This evening at The Gaylord-Pickens Museum in Oklahoma City members of our staff hosted a group of Girl Scouts who are working on their heritage badge requirements. I taught a “station” in our classroom focused on “Getting Started with Oral History Interviews.” I created a short, 1 page PDF handout for our brief sessions together which lasted about 25 minutes each. The five steps for recording and sharing an oral history interview online I related are:
- Select Your Story Subject and Prepare
- Interview Questions and Tips
- Use a Digital Audio Recorder
- Edit Your Audio Recording
- Share Your Story Online
Some of these steps are similar to those included in OETA’s “World War II Stories Interview Guide.” (PDF) In addition to providing interview tips, however, I also addressed using free Audacity software to edit recorded interviews and publishing finished interviews on The Internet Archive.
I am thrilled to now have a mobile podcasting lab to use for workshops like this!
We ordered it from ToolFactory, and it includes 15 Olympus WS-321M digital audio recorders. Like the Olympus WS-110 model we use in our Celebrate Oklahoma Voices Phase 1 workshop for teachers, the WS-321M is battery operated (1 AAA battery) and plugs directly into the USB port of a Macintosh or Windows computer. I love the fact that it does NOT require a cable to connect. It does record in Windows Media Audio (WMA) format, however (as does the WS-110.) That requires a quick conversion into AIFF or WAV format before importing the file into Audacity for editing. In our workshops with teachers we use free Switch software, and that is the link I provided on tonight’s handout. I used QuickTime Pro software to do my demo conversions tonight, however, because it is faster and I have it installed on my laptop. (QT Pro is not free, however, although it is very reasonably priced at around $30.)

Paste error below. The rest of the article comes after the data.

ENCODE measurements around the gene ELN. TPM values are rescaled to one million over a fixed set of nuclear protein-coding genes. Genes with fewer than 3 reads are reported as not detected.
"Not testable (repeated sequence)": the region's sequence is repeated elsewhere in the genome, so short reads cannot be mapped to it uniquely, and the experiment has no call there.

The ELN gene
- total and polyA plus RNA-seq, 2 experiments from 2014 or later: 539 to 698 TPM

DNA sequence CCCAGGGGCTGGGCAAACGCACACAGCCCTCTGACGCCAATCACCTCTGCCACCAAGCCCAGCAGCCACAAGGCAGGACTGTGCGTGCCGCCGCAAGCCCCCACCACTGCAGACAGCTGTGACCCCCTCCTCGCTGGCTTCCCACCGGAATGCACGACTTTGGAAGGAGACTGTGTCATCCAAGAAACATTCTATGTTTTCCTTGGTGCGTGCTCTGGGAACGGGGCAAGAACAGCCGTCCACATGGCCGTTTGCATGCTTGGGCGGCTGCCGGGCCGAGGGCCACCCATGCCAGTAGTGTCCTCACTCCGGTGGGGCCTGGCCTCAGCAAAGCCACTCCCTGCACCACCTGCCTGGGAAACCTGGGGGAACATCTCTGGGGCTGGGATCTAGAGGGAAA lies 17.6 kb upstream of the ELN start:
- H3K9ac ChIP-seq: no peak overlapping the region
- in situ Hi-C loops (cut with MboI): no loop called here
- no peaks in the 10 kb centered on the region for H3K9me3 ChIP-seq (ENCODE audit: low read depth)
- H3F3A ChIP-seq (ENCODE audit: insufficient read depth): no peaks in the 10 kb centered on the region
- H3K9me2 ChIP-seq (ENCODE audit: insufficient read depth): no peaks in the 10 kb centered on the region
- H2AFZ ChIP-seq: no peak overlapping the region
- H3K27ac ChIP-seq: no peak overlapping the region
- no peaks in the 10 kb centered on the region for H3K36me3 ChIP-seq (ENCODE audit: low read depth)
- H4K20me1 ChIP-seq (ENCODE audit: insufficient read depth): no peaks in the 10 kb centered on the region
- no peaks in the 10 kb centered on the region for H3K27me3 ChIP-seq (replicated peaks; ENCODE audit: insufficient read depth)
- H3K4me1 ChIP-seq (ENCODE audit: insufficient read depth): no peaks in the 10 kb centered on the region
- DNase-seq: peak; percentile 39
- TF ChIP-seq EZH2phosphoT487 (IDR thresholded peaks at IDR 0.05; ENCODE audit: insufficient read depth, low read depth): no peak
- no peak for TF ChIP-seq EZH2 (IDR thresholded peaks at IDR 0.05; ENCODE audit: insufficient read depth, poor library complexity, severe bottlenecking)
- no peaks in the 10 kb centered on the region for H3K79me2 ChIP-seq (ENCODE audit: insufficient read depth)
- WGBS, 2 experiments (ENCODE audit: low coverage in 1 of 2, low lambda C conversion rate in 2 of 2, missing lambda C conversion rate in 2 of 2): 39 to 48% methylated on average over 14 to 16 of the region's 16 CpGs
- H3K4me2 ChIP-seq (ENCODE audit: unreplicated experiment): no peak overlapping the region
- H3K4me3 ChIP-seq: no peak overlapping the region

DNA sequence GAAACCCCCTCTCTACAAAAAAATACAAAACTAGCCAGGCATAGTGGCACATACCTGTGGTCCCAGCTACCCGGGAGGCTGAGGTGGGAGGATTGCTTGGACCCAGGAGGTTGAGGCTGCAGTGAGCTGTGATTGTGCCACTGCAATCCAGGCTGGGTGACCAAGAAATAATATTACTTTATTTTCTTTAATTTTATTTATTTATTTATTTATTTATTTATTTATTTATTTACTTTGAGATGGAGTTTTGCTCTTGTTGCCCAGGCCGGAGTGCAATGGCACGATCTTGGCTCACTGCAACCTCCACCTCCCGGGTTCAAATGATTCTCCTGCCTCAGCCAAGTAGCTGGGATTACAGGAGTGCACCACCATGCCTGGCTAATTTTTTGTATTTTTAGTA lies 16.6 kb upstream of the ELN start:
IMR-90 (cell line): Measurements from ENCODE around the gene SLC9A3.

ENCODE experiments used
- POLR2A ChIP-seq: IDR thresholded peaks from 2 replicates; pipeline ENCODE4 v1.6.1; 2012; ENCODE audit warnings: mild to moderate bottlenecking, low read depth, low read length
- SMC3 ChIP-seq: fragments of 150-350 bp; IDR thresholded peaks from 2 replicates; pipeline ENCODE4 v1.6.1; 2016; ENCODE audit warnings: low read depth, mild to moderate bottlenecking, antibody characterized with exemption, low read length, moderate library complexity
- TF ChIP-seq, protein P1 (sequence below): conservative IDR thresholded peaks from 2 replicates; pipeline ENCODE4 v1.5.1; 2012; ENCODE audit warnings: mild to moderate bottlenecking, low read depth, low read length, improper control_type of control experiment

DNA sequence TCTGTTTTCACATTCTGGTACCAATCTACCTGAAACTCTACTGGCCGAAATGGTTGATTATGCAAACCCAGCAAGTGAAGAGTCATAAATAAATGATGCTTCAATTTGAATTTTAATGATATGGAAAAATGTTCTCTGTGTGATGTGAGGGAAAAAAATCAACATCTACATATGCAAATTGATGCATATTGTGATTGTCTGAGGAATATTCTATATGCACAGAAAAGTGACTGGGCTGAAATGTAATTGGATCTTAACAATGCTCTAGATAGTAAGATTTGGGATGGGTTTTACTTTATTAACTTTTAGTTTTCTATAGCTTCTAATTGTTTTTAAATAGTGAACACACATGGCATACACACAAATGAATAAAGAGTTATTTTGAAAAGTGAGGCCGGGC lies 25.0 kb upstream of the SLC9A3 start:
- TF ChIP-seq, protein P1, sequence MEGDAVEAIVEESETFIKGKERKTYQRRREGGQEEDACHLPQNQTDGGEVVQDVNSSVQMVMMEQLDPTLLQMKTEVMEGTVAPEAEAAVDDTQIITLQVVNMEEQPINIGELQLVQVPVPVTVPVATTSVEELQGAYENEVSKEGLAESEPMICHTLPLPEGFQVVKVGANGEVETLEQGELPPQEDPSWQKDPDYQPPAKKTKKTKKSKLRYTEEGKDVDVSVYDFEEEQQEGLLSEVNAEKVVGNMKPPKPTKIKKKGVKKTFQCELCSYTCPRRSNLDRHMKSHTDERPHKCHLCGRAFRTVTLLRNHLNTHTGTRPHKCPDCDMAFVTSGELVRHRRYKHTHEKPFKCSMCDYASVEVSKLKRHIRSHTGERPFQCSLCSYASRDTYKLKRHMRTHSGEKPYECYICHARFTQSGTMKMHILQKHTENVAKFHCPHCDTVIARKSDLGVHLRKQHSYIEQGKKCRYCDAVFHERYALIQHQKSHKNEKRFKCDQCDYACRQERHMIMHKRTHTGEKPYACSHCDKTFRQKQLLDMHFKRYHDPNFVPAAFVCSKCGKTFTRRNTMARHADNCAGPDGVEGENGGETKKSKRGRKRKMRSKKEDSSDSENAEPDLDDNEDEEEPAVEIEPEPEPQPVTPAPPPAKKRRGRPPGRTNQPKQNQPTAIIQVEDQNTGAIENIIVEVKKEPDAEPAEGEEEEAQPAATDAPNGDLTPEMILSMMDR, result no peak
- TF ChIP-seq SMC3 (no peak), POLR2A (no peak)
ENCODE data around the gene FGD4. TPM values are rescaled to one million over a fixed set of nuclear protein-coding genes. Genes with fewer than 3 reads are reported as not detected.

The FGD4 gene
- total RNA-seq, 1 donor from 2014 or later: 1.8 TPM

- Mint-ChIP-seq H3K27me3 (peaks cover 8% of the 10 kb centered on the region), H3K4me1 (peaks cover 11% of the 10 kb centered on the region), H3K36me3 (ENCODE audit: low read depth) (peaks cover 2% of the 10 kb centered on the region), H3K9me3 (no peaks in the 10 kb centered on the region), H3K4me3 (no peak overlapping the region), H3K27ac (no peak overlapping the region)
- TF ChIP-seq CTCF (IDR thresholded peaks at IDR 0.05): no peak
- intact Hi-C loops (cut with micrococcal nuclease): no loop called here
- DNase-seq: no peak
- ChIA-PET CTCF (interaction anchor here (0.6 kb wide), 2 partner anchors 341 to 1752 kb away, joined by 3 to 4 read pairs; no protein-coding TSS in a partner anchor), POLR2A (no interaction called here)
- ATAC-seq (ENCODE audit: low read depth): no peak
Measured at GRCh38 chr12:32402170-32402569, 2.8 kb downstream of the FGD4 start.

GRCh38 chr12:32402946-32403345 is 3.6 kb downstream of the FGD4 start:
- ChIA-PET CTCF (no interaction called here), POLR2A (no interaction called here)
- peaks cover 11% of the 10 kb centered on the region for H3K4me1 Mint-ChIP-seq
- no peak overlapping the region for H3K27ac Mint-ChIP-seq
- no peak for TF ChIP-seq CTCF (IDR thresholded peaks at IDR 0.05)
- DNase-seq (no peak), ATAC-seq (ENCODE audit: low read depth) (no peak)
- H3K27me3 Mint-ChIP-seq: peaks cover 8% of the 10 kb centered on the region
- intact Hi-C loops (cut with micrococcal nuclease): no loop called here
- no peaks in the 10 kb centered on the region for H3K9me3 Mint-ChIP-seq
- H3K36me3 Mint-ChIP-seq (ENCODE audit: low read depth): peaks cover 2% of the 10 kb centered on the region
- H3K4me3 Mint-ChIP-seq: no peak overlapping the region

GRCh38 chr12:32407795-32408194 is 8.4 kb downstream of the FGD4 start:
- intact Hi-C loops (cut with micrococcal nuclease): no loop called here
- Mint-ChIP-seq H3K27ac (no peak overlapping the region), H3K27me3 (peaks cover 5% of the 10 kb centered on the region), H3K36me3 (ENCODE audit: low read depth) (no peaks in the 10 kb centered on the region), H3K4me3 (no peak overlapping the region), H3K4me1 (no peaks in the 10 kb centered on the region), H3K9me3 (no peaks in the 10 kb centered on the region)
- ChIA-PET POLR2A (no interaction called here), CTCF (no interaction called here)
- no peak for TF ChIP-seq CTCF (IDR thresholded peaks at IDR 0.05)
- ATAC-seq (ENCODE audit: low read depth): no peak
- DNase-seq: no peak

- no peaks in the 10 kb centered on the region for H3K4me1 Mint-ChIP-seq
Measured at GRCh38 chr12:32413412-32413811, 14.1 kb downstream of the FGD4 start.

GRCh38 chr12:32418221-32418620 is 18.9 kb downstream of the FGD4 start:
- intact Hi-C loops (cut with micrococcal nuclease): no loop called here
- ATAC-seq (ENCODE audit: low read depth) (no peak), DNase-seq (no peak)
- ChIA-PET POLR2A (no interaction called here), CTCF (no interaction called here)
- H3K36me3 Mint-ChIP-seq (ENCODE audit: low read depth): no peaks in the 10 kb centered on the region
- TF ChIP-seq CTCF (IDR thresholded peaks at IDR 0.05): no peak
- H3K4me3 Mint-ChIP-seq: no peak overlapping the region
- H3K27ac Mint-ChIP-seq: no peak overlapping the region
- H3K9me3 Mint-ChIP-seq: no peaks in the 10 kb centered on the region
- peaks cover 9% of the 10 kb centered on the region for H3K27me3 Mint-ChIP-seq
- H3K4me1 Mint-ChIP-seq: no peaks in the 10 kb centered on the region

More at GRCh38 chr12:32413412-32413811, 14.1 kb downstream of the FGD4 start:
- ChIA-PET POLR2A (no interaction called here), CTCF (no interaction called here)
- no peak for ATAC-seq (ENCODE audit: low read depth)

Each portable digital audio recorder in the podcasting kit also comes with a lapel echo-cancelling microphone which can be used to record even higher quality audio during interviews.
We didn’t use the lapel mic tonight, but I am looking forward to using them in the future.
Go Girl Scouts! I hope many of the girls and parents in attendance tonight purchase their own digital audio recorder and record some family oral history interviews over the upcoming Thanksgiving and Christmas holidays!
history, interview, oralhistory, technology, podcasting, audio, girlscouts, girl, scouts, oklahoma
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